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Vampire: The Eternal Struggle» Forums » General

Subject: Why does this scale so poorly rss

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gamer 2012
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I have a group of 3 MTG players and this looks right down our alley. But we almost never have 4+ nowadays. I am wondering why 5 is so overwhelmingly considered the sweeetspot.
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Seamus O'Toole
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At the moment our group is normally 3 people and we are still finding it very fun if slightly different than normal.

The main difference is that with 5 players you each have 2 players you are not normally currently attacking. This leads to a game of shifting alliances.
With 4 players it is likely to play like a 2v2 game at the start.
3 player games are more brutal, with everyone at each others throat from the beginning.

The other main difference is that it is easier for one deck to dominate the game in 3 player games.
In every card game there is an element of rock/paper/scissors. Each deck will be strong against certain archetypes and weak against others.
With 5 decks on the table, the chances are good that each deck will have some deck in play that they are weak against and others that they are strong against. When there are only 3 players it is not uncommon for 1 deck to have a clear advantage over the others from the beginning (of course, this just means that the others have to gang up on it at the start to try to neutralise it).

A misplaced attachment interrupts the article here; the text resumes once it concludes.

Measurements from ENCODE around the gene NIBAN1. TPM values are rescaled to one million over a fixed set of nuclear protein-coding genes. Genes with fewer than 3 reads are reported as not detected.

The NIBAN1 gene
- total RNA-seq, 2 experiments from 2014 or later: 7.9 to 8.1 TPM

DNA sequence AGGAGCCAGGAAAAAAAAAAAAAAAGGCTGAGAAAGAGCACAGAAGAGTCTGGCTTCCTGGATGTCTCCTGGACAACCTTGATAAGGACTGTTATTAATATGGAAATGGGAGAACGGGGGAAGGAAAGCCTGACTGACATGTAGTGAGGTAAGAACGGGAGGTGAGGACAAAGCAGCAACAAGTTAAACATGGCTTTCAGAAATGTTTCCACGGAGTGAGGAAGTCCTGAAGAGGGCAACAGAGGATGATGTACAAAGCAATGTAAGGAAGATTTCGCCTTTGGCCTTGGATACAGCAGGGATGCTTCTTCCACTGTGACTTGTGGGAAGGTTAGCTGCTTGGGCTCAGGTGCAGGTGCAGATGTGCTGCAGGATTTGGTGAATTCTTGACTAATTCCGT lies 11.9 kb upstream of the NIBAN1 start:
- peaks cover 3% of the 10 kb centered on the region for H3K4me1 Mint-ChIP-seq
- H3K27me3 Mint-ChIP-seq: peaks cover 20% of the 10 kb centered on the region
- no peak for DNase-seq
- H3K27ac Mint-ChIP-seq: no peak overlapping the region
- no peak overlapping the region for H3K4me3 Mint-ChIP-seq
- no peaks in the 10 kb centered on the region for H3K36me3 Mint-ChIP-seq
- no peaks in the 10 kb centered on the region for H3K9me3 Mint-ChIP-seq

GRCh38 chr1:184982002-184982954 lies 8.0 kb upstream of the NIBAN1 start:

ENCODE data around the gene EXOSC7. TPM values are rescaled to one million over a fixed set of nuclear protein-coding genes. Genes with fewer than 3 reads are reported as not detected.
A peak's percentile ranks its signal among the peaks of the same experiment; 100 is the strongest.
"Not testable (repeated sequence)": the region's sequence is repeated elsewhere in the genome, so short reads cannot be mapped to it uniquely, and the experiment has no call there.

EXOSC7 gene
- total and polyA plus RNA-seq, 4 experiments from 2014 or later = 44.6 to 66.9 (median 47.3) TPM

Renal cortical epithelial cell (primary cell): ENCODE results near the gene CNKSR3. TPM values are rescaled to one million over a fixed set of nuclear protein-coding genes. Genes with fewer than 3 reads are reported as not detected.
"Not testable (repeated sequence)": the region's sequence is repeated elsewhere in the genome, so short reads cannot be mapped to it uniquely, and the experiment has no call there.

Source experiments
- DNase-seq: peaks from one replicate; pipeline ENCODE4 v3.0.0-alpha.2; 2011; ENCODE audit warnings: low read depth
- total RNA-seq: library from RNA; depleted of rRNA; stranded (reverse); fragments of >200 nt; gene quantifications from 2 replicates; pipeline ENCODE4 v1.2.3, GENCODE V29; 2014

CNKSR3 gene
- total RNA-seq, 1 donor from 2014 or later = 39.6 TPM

Also, some archetypes are stronger in 3 player than they are in 5 player games. Notably minion removal (combat, banishment, etc) and minion theft (temptation, grave robbing, etc).

With all that said, it is still a very enjoyable game with just 3 players.
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Thanks.
 
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Chris Berger
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Round Lake
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tuathail wrote:
The other main difference is that it is easier for one deck to dominate the game in 3 player games.


In particular, I find intercept decks to dominate 3 player games. That is, decks that focus on blocking actions and beating you up in combat. Rush decks - decks that focus on attacking minions and beating you up in combat - are also pretty good in 3p, but not as boring. An intercept deck can really grind a 3p game to a halt, because no one wants to take any actions. It's not a problem in a 5p game, because a focused intercept deck can generally get a max of 2 VPs, and that's often not enough to win the table.

That just means, on the rare occasions when I play 3p V:TES, I just don't bring out an intercept deck. I do have like 30 different decks built, though...
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L. Scott Johnson
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Five is considered the sweetspot primarily for table dynamics. But 4 and even 3 are close behind: the gap is not that wide, especially in casual (non-tournament) play.